Wednesday, March 18, 2015

SORCHA and Siobhán and the others are going drinking on Paddy’s Day,” she says, squinting up from her phone.

Reader, I tell you, if I hadn’t been sitting on the sofa, my knees would have gone from under me. I was so stunned to hear this pronouncement from my sweet, gorgeous, innocent 15-year-old daughter last week that I couldn’t react.

I was shocked because, as far as I knew, none of my young one’s friends were drinking alcohol yet. Sure, they sashay off to discos held in draughty local halls with skirts up to the knickers but those events better supervised than a Swedish House Mafia gig. One whiff of drink off their young breaths and they’d be carted off the premises and into a waiting squad car.

Recovering from the initial blow, I managed to nonchalantly ask, “Good lord, dear, since when did Sorcha and Siobhán drink?”

“Oh, they don’t, not really. Sometimes they’re allowed a little taste at family parties and the like but, look, we’re nearly at the end of junior cert and it’s Paddy’s Day. It’s high time we all got a move on in the drinking scene,” she replied, looking me square in the eye, throwing down the gauntlet.

“YOU WHAT?? YOU MUST BE F**KING DREAMING! YOU’RE NOT GOING DRINKING WITH THE OTHER CHILDREN ON OUR ESTEEMED NATIONAL HOLIDAY!” I screamed in my head.

Out loud, I bombarded her with questions, in as measured a tone as I could manage.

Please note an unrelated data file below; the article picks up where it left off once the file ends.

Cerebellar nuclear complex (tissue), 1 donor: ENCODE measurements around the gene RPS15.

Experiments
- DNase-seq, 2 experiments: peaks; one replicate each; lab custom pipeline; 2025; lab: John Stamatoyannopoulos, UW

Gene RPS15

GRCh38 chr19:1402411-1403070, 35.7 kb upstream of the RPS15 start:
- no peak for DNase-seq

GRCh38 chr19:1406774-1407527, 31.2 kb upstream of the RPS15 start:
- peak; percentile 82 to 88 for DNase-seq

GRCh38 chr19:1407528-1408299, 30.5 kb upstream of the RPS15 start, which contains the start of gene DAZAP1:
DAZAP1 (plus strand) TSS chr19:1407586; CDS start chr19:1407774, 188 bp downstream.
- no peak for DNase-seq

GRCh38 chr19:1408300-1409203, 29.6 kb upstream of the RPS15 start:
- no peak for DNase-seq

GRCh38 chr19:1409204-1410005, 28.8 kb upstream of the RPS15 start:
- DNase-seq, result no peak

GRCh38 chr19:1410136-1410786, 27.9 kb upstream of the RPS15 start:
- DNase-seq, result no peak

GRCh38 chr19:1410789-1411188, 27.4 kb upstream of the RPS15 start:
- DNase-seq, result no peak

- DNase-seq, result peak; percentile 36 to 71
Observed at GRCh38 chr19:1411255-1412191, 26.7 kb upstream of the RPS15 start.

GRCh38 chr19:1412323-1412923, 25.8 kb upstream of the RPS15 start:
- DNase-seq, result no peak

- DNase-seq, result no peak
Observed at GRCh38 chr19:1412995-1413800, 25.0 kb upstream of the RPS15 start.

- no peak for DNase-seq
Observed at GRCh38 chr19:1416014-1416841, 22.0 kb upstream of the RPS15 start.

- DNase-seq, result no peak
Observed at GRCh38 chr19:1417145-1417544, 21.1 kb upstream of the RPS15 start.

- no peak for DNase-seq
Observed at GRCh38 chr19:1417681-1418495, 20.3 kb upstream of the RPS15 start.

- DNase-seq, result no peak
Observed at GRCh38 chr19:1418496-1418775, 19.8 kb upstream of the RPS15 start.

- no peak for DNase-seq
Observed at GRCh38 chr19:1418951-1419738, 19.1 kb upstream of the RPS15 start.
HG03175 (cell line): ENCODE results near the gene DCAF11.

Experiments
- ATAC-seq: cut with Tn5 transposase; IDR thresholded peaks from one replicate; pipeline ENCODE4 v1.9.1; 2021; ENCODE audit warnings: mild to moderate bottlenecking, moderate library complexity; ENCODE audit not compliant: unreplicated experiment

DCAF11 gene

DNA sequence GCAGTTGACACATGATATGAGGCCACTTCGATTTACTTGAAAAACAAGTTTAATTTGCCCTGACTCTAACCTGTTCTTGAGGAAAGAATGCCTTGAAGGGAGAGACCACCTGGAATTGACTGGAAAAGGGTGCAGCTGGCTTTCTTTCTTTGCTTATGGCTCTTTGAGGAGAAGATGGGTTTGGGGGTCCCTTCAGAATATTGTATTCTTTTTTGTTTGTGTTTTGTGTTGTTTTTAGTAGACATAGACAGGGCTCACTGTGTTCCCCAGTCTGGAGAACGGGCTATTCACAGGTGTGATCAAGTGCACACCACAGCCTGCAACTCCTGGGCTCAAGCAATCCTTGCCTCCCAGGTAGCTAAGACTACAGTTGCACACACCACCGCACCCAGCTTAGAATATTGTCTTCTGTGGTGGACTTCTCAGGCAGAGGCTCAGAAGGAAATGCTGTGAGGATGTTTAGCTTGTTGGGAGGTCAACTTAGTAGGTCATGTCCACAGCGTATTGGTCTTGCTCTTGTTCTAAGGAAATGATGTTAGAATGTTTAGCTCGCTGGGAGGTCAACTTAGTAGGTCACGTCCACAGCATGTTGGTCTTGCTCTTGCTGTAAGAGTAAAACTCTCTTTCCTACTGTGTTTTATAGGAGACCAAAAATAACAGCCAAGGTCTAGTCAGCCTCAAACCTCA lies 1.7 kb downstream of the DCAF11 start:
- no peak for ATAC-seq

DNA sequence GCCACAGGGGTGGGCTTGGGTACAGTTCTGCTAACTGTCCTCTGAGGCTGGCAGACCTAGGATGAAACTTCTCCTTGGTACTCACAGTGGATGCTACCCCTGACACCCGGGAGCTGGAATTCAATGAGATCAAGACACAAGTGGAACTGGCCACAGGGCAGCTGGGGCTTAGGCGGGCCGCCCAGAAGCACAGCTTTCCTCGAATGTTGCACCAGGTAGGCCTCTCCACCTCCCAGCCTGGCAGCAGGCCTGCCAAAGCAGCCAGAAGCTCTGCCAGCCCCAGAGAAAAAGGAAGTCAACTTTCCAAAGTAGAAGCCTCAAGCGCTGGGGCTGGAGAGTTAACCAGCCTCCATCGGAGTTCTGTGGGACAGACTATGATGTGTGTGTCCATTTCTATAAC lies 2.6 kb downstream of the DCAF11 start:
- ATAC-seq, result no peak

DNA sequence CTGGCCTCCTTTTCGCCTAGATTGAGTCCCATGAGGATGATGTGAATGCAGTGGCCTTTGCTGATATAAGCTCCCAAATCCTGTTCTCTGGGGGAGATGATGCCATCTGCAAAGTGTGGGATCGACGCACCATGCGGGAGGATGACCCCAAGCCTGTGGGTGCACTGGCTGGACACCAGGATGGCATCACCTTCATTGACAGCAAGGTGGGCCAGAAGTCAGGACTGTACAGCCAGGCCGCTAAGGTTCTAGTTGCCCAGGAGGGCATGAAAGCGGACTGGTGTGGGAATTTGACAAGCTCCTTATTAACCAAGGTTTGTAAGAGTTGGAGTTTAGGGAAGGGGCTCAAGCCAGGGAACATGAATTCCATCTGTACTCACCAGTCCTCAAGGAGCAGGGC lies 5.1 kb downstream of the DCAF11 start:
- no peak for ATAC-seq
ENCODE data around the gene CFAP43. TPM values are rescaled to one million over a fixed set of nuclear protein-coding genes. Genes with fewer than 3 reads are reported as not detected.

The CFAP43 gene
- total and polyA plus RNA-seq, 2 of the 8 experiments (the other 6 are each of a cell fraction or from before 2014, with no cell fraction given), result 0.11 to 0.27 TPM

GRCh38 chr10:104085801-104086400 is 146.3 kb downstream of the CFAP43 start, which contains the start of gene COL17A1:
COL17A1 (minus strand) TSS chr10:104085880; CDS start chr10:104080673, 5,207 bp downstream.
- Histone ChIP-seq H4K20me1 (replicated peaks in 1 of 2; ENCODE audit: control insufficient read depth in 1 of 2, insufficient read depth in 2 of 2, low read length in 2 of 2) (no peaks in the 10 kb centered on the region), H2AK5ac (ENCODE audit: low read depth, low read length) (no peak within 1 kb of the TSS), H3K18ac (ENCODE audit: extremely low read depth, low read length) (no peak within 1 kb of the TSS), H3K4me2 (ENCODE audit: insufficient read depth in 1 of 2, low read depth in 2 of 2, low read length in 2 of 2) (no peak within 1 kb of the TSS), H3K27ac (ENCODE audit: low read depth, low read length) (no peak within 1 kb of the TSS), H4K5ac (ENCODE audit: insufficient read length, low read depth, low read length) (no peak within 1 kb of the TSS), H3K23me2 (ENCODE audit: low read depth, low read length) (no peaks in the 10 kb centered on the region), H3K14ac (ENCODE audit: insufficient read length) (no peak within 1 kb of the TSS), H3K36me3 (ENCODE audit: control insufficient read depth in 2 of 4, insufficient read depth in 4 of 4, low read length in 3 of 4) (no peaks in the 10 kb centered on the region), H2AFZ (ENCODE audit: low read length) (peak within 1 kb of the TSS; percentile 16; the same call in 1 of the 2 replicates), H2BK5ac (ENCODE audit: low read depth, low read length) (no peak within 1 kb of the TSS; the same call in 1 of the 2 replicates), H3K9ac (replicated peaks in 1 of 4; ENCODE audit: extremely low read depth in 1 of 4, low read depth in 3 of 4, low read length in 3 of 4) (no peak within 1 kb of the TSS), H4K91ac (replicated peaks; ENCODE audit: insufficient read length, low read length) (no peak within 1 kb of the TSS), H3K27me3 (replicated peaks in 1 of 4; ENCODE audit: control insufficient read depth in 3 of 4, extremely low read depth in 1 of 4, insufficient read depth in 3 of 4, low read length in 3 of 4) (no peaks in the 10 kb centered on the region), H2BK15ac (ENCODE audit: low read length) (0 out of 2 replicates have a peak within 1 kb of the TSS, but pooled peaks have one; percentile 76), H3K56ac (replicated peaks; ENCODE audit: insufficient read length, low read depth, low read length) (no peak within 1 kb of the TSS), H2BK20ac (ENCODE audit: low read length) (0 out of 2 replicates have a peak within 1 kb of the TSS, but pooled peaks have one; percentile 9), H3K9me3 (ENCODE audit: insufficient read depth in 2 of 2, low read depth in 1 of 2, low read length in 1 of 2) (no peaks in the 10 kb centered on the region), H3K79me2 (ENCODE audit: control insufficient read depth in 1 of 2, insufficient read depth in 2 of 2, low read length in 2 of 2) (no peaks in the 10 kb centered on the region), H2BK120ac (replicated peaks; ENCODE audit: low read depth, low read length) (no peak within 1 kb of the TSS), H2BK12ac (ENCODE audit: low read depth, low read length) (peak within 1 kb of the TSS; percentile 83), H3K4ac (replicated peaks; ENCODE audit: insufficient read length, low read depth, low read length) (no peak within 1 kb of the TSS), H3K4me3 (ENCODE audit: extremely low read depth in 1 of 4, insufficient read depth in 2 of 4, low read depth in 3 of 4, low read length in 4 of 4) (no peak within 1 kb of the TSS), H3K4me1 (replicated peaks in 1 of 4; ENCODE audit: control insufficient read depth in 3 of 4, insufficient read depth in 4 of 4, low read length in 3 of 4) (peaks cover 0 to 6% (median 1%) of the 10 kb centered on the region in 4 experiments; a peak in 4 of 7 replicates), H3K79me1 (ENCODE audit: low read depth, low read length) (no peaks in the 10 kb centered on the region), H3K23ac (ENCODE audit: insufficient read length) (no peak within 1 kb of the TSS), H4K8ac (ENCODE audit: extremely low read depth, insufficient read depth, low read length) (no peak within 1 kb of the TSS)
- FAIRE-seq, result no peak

“A move on in the drinking scene, is it? Do you know it’s illegal at your age? Where are you going to get drink? And if you do somehow procure alcohol, where, pray tell, are you going to drink it?” looking straight back at her.

“We haven’t really worked that out yet but Sorcha’s cousin says gatting by the river is great craic,” she said, just to rile me even further.

(Gatting is, according to the Urban Dictionary on the internet, “an Irish word that means drinking alcohol. It’s the general pastime of most teenagers in Ireland.” Well, that’s news to me, anyway.)

Like everything else, St Patrick’s Day has changed since I was a child and my granny used to pin fresh sprigs of shamrock on our lapels before we all headed out for eleven o’clock Mass. Now, it’s a day when otherwise sober-minded people lose the run of themselves. The amateurs come out to play and it all gets very, very messy.

They head off to the parade with their rugrats in tow, and immediately afterwards, pour into the pubs at approximately 1.30 in the afternoon. I resent them clogging up my local pub with their mewling kids, their crisp packets and quarter bottles of red wine. By the time they decant themselves out of the pub in the early evening, the place is a mess.

And it’s not only the grown-ups and their small children who are at it either, because, in our town at least, Paddy’s Day has become a day of imbibing alcohol for the third year students. They’ve gotten their mock exams behind them and have a little leeway before the real thing begins in June. And with one pissy mock exam over, they obviously feel mature enough to go boozing. Indeed, it’s became a rite of passage for some of them.

Don’t get me wrong, I’m not prissy about drink. I come from a long line of people who love alcohol and I’m not about to break that family tradition. My family and I drink when we’re happy. We drink when we’re sad. We drink when we’re on holidays. We drink when we’re at home. We drink. All. The. Time.

So, is my darling daughter about to continue this family tradition at the age of 15? Not on my watch, she isn’t.

So, dear reader, as you peruse this column on Tuesday 17 March, my young one and I will be far, far away from the town that we call home. Miles and miles away from where the young ones are gatting by the river.

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